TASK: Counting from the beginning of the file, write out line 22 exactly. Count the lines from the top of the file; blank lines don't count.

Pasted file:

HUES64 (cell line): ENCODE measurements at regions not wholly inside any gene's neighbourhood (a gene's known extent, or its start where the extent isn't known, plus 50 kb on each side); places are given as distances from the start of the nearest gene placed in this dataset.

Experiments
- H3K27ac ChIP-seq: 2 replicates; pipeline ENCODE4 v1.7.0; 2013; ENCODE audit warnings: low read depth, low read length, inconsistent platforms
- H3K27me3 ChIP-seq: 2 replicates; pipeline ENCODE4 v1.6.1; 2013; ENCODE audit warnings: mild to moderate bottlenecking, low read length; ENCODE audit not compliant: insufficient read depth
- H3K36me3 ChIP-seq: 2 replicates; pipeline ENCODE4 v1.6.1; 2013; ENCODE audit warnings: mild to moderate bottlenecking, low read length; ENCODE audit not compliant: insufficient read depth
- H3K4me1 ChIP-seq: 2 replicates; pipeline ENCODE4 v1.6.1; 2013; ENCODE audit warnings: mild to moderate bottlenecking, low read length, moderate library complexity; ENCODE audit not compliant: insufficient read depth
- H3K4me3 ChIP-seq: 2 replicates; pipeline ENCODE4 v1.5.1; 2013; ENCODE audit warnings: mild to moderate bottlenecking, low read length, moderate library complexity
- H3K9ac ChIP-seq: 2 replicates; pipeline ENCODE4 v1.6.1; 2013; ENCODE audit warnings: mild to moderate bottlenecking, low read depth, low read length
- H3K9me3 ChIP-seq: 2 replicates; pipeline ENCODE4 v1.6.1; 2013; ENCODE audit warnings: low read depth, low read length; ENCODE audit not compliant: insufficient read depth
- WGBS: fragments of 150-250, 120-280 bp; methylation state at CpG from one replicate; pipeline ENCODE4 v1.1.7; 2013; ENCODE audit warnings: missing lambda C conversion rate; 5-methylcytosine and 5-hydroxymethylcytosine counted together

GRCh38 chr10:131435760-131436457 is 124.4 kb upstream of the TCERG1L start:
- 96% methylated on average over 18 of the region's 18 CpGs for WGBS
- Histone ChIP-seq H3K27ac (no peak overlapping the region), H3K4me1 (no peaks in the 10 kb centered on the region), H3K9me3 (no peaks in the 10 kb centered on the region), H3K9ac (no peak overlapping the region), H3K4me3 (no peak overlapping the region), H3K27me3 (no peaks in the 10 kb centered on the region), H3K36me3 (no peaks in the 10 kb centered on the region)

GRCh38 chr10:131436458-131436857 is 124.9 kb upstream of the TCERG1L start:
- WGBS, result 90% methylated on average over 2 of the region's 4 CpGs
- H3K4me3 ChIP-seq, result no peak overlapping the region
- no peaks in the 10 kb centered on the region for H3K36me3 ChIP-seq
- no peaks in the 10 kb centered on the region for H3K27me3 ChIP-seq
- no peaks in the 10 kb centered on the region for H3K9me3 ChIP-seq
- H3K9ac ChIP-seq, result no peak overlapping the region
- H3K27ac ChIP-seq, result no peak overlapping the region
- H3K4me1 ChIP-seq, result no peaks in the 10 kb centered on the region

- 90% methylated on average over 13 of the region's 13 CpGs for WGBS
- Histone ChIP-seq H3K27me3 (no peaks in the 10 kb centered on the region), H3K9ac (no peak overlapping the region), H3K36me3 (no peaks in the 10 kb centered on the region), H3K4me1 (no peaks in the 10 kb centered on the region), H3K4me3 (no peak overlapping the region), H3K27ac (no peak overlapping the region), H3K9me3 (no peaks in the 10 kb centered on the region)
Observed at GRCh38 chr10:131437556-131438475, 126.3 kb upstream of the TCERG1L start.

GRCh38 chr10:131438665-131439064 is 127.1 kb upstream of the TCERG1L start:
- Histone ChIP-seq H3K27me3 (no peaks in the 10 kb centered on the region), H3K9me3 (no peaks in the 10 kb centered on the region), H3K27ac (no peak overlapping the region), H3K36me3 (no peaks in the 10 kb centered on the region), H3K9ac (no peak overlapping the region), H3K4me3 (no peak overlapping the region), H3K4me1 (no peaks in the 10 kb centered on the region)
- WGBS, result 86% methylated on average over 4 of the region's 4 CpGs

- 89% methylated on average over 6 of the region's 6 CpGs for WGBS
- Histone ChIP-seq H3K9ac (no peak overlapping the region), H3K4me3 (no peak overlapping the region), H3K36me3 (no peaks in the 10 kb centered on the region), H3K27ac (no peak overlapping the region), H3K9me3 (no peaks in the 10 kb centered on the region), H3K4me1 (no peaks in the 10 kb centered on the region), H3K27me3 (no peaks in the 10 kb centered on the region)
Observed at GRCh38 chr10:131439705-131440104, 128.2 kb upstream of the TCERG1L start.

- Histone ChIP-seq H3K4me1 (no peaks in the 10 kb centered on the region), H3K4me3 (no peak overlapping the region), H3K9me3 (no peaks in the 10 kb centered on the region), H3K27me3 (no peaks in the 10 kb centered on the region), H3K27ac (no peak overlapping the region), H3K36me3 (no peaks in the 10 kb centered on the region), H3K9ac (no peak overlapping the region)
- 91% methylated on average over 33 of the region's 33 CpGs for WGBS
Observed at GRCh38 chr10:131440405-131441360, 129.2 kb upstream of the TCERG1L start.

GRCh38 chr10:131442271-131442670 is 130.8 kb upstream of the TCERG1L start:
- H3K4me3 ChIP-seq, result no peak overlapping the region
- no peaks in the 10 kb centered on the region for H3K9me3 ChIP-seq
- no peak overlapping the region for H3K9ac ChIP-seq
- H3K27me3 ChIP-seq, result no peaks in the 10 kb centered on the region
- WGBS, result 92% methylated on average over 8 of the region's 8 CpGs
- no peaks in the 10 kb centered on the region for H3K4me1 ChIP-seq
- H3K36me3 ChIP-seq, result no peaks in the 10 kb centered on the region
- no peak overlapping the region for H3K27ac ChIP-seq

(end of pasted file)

- H3K4me1 ChIP-seq, result no peaks in the 10 kb centered on the region